With a forecast of $61 billion in projected sales, rest assured new vaccines will be developed for almost anything. Actor and comedian Jim Carrey did say that “150 people die every year from being hit by falling coconuts. Not to worry, drug makers are developing a vaccine”. With 271 vaccines in production, Jim Carrey’s comments, which were criticized by the mainstream media, may not be so farfetched after all.

 January 28th, 2016  
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Chinese researchers unveil brain powered car

China’s first mind-controlled car has been developed by researchers in the north-east port city of Tianjin.

Chinese researchers have developed what they say is the country’s first car that uses nothing but brain power to drive. The research team from Nankai University, in the north-eastern Chinese port city of Tianjin, has spent two years bringing the mind-controlled vehicle to reality. By wearing brain signal-reading equipment a driver can control the car to go forward, backwards, come to a stop, and both lock and unlock the vehicle, all without moving their hands or feet.

Researcher Zhang Zhao told Reuters the equipment comprises 16 sensors that capture EEG (electroencephalogram) signals from the driver’s brain. They developed a computer program that selects the relevant signals and translates them, enabling control of the car. “The tester’s EEG signals are picked up by this (brain signal-reading) equipment and transmitted wirelessly to the computer. The computer processes the signals to categorize and recognize people’s intention, then translates them into control command to the car. The core of the whole flow is to process the EEG signals, which is done on the computer,” said Zhang.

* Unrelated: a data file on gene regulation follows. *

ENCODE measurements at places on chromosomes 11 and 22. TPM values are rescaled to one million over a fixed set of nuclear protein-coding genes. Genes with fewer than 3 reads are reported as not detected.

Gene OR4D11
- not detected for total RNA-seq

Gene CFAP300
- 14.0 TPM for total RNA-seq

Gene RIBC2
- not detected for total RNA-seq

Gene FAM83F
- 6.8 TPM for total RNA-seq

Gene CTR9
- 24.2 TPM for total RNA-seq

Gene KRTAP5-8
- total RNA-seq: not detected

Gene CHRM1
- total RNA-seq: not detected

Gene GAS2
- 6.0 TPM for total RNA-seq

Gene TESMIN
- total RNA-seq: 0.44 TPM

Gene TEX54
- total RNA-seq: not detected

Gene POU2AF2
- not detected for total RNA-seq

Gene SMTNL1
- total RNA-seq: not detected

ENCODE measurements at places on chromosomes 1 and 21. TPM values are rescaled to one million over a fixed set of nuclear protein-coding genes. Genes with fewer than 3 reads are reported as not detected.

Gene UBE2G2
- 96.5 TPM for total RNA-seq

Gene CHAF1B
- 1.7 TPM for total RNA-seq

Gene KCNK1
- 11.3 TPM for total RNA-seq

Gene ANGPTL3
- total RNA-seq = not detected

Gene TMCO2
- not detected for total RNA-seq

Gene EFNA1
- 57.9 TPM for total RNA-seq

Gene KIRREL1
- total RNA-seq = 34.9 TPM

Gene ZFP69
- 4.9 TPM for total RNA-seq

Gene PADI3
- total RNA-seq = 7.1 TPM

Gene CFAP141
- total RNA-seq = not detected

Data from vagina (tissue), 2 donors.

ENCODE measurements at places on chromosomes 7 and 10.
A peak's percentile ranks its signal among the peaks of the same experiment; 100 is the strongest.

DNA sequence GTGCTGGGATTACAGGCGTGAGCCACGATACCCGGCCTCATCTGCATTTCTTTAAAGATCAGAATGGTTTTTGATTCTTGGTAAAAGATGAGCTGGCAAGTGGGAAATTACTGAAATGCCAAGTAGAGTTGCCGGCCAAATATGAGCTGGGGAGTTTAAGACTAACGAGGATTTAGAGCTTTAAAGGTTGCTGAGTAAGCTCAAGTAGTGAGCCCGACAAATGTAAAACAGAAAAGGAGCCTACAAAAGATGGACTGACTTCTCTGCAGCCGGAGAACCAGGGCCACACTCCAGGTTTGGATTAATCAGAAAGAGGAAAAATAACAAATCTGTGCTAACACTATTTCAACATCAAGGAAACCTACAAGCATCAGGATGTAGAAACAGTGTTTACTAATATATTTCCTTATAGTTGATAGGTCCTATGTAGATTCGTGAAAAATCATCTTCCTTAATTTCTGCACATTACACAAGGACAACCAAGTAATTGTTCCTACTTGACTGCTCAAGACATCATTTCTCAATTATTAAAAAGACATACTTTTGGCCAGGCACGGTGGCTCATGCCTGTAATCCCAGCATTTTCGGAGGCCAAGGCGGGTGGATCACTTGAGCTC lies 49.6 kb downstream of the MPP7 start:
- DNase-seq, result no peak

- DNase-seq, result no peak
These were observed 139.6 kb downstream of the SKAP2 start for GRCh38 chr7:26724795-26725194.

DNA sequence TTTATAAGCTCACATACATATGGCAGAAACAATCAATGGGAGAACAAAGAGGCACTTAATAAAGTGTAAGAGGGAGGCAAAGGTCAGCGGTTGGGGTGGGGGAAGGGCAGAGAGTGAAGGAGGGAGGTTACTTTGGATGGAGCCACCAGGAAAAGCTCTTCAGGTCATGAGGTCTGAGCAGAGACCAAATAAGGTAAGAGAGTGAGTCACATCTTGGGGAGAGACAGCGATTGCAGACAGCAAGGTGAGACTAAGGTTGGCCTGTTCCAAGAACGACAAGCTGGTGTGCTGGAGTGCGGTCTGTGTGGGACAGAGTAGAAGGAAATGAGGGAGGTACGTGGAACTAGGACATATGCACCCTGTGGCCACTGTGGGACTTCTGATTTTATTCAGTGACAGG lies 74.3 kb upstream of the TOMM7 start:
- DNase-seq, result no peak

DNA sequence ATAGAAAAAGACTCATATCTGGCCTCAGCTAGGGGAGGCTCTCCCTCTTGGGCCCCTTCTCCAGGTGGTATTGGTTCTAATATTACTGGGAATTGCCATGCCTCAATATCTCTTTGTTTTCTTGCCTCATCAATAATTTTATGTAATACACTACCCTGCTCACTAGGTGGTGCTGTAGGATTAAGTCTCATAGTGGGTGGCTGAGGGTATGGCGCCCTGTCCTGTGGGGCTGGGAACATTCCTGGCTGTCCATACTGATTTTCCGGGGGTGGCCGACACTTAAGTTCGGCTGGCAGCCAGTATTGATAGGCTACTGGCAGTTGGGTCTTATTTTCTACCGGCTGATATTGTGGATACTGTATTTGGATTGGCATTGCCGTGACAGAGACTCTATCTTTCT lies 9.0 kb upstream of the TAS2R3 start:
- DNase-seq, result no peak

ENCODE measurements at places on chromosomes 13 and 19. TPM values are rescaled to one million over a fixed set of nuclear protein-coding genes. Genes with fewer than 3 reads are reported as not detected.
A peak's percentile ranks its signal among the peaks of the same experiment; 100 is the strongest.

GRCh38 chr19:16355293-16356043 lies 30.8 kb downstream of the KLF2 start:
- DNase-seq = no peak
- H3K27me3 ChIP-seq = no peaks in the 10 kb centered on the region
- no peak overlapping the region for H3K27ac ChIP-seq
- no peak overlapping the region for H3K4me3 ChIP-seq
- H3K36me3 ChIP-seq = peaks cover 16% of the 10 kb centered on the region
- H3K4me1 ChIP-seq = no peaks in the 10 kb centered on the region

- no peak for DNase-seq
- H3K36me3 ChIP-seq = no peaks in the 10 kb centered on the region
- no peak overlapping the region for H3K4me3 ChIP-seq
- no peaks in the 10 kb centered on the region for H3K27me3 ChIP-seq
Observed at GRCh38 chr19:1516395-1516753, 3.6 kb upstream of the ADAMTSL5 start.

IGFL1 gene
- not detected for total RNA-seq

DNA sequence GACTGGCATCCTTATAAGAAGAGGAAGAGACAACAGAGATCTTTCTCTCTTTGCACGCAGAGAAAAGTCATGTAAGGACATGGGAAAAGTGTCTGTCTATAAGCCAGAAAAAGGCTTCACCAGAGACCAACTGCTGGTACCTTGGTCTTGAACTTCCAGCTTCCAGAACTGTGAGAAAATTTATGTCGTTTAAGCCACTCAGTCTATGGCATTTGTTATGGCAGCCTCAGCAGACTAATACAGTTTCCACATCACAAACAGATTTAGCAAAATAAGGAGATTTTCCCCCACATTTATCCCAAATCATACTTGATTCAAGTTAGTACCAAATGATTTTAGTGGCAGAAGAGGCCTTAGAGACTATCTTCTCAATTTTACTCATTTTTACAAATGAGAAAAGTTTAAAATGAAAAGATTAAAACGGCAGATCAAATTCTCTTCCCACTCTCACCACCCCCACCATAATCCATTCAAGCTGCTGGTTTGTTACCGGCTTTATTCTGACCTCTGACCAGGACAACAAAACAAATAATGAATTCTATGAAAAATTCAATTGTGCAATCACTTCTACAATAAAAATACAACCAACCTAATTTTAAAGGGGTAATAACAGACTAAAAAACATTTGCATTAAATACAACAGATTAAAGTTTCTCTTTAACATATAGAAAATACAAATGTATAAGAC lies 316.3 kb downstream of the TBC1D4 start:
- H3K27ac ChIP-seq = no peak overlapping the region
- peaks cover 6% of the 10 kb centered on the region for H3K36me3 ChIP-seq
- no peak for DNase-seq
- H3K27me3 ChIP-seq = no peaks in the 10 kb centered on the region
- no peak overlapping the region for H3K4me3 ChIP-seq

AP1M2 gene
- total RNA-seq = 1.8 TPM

Associate Professor Duan Feng, from the university’s College of Computer and Control Engineering, led the project. He emphasized that the technology is aimed at better serving human beings, and that it might soon be possible to combine brain controlled technology and driverless cars, such as the Google Self Driving Car (SDC). “Driverless cars’ further development can bring more benefits to us, since we can better realize functions relating to brain controlling with the help of the driverless cars’ platform,” said Duan. “In the end, cars, whether driverless or not, and machines are serving for people. Under such circumstances, people’s intentions must be recognized. In our project, it makes the cars better serve human beings.”

Duan said worries about potential road accidents caused by the driver being distracted while their brain was in control of his team’s car were unfounded, because concentration was needed only when changing the vehicle’s moving status, i.e. changing lanes or turning. Whether such an application would be enough to persuade drivers to get behind the wheel and control a car with their mind is far from certain, though. The researchers say their initial idea was inspired by helping disabled people who are physically unable to steer cars. “There are two starting points of this project. The first one is to provide a driving method without using hands or feet for the disabled who are unable to move freely; and secondly, to provide healthy people with a new and more intellectualized driving mode,” Zhang said.